German Companies

Berlin’s New “Nutcracker” – No Cracker Jack!

“The Nutcracker”
State Ballet Berlin
Deutsche Oper Berlin
Berlin, Germany
October 25, 2013

by Ilona Landgraf
Copyright © 2013 by Ilona Landgraf

1. Nikolai Petrak, Michael Banzhaf and Sabrina Salvia Gaglio, The Nutcracker, State Ballet BerlinDespite the amazingly mild weather so far, State Ballet Berlin’s premiere of its new “Nutcracker” heralded an early start for this year’s Christmas season. Vladimir Malakhov, in his last year as artistic director of the company, decided to replace Patrice Bart’s production – which had been in repertory from 1999 until two years ago – with one based on St. Petersburg’s 1892 original. Entrusted with the choreography were Russia’s Yuri Burlaka and Vasily Medvedev, both familiar with their homeland’s ballet tradition. Neither of them is unknown in Berlin, having staged an adaption of “La Esmeralda” for the State Ballet in 2011.

A huge spectacle, more splendid, more fairytale-like and magical than ever – those were the superlatives with which Malakhov advertised this “Nutcracker”. Was it to be his proud parting gift (and certainly no cheap one) after his more than ten years tenure? (more…)

Who’s as Big?

“Made in Germany”
Stuttgart Ballet
Stuttgart Schauspielhaus
Stuttgart, Germany
October 10, 2013

by Ilona Landgraf
Copyright © 2013 by Ilona Landgraf

1. Constantine Allen in Fancy Goods by Marco Goecke, Stuttgart Ballet 2013, photo Stuttgart BalletOnce upon a time the label “Made in Germany” conveyed craftsmanship and reliability. Innovation, novelty and experimentation weren’t features associated with this phrase in any primary way. Now, Stuttgart Ballet has proven the opposite. “Made in Germany” is the ever so self-confident title of the company’s new ballet program which premiered earlier this month. A mixed bill of twelve little pieces, specially created for the dancers of Stuttgart Ballet by nine choreographers, it serves as nibbles for various tastes. In addition to these miniatures, a vast number of works have been made for the company since Reid Anderson’s directorship began in 1996: more than eighty, seven of them program-filling story ballets. Where else can one find such fertile creativity alongside the careful guardianship of tradition?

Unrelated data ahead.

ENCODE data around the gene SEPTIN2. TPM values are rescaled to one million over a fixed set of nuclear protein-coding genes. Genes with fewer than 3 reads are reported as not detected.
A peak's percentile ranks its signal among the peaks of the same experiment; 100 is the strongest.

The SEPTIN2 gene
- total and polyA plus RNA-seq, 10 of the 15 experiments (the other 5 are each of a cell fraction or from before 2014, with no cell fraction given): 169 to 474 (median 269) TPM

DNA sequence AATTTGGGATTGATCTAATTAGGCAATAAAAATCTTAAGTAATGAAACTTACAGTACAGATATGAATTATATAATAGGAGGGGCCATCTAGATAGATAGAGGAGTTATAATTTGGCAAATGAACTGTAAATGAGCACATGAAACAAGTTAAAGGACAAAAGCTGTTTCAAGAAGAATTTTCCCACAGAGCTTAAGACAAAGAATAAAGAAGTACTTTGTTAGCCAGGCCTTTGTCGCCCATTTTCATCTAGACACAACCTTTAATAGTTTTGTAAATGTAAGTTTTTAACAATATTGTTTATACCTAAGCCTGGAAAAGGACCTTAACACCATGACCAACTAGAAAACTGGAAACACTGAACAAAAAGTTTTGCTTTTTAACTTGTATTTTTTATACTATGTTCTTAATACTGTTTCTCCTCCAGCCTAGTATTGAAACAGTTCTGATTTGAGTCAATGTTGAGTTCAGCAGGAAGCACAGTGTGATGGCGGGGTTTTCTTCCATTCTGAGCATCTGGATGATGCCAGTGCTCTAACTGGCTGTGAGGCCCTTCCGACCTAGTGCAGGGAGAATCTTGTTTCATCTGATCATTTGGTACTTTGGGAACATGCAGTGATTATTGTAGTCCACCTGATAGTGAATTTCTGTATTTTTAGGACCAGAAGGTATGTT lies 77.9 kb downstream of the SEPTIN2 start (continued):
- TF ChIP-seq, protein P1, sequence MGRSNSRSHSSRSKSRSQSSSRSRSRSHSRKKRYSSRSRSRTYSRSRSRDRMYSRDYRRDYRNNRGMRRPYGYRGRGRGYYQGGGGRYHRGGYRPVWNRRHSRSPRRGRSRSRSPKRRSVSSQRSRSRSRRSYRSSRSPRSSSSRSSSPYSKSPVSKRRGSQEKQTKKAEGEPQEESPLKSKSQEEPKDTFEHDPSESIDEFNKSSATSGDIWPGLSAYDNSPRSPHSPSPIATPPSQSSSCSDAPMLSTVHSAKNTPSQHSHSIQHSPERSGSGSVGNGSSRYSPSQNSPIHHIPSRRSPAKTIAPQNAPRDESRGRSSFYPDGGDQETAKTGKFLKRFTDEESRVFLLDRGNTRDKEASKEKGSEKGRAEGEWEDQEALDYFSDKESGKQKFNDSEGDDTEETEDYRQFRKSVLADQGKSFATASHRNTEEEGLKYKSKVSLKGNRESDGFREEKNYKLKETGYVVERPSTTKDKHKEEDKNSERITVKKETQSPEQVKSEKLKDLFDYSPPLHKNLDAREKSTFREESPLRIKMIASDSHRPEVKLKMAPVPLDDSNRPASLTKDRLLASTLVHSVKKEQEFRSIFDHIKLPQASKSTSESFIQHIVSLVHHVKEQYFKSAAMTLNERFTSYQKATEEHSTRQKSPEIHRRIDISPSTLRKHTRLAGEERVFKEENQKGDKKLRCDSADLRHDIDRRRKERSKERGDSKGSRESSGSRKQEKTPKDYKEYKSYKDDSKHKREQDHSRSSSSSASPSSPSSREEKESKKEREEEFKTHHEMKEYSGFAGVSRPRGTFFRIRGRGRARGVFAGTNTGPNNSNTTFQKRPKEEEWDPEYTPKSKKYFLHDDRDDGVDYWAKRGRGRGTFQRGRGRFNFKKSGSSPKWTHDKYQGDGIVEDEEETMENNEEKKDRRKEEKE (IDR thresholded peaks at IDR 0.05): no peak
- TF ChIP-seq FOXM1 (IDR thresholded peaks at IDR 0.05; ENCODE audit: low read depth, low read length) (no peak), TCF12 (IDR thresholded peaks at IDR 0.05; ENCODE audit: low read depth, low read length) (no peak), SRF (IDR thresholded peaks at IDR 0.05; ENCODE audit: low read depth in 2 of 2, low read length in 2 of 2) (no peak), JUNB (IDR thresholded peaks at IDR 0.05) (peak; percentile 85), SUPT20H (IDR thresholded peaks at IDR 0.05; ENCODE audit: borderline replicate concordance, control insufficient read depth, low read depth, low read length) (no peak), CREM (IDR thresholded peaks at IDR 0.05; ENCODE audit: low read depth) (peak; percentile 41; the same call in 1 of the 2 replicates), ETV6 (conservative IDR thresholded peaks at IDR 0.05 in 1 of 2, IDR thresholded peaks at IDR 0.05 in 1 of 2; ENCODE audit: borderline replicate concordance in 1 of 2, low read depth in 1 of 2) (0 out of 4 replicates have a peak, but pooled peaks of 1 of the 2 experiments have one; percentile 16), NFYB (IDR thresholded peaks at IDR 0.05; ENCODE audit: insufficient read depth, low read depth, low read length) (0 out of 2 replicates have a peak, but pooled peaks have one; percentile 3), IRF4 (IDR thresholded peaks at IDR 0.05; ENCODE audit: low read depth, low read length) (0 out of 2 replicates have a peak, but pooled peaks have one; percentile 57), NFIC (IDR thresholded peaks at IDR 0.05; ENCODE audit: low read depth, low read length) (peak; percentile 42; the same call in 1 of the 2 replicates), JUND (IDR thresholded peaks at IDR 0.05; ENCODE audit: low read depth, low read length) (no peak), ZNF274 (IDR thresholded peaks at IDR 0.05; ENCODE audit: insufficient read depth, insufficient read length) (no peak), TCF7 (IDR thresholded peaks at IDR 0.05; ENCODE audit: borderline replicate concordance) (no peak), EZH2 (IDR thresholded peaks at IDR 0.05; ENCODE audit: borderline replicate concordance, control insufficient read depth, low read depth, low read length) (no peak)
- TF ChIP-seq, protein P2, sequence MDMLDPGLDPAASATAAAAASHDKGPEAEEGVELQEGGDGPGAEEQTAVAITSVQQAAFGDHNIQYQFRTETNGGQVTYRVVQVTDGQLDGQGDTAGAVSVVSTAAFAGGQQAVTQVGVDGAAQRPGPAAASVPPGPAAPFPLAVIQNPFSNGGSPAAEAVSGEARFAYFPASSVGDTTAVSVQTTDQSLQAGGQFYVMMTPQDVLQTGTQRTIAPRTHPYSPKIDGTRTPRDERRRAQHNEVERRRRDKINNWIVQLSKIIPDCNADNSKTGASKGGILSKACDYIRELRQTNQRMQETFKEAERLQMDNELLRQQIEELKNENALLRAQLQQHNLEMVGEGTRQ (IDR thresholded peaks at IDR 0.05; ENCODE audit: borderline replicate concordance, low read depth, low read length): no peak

Crucial for spotting new choreographic talent is Stuttgart’s Noverre Society. Founded during Cranko’s era, it annually gives as yet unknown choreographers the opportunity to show their creations to an audience. For six of the current evening’s choreographers the Noverre presentations were the doorway to the big stages for which they have subsequently been making work. (more…)

Bonbons from Stuttgart

The Taming of the Shrew”
Stuttgart Ballet
Stuttgart State Opera
Stuttgart, Germany
September 28, 2013

by Ilona Landgraf
Copyright © 2013 by Ilona Landgraf

1. Alicia Amatriain and Alexander Jones, The Taming of the Shrew by John Cranko, Stuttgart Ballet, photo Stuttgart BalletStuttgart Ballet opened its season with a revival of one of John Cranko’s classics:”The Taming of the Shrew”- a turbulent, crisp comic. Audiences find it irresistible, like a bonbonnière filled with colorfully wrapped sweets.

At its premiere in 1969 the success of “Shrew”was all the more momentous given that narrative ballets were not in vogue during the preceding decade and ballet comedies were unusual. Next to Cranko’s “Romeo and Juliet”, “Shrew” added considerably to what the New York Times’ Clive Barnes termed “The Stuttgart Ballet Miracle” following the company’s 1969 visit to the Metropolitan Opera House. The premiere’s cast list reads like the “who’s who?” of ballet: Marcia Haydée and Richard Cragun in leading roles, with John Neumeier, Egon Madsen and Heinz Clauss as Bianca’s (Susanne Hanke) three suitors, and in the corps de ballet: Jiří Kylián. Almost forty-five years later “Shrew” hasn’t gathered dust. On the contrary the Stuttgart audience thrilled to it and the atmosphere was splendid. (more…)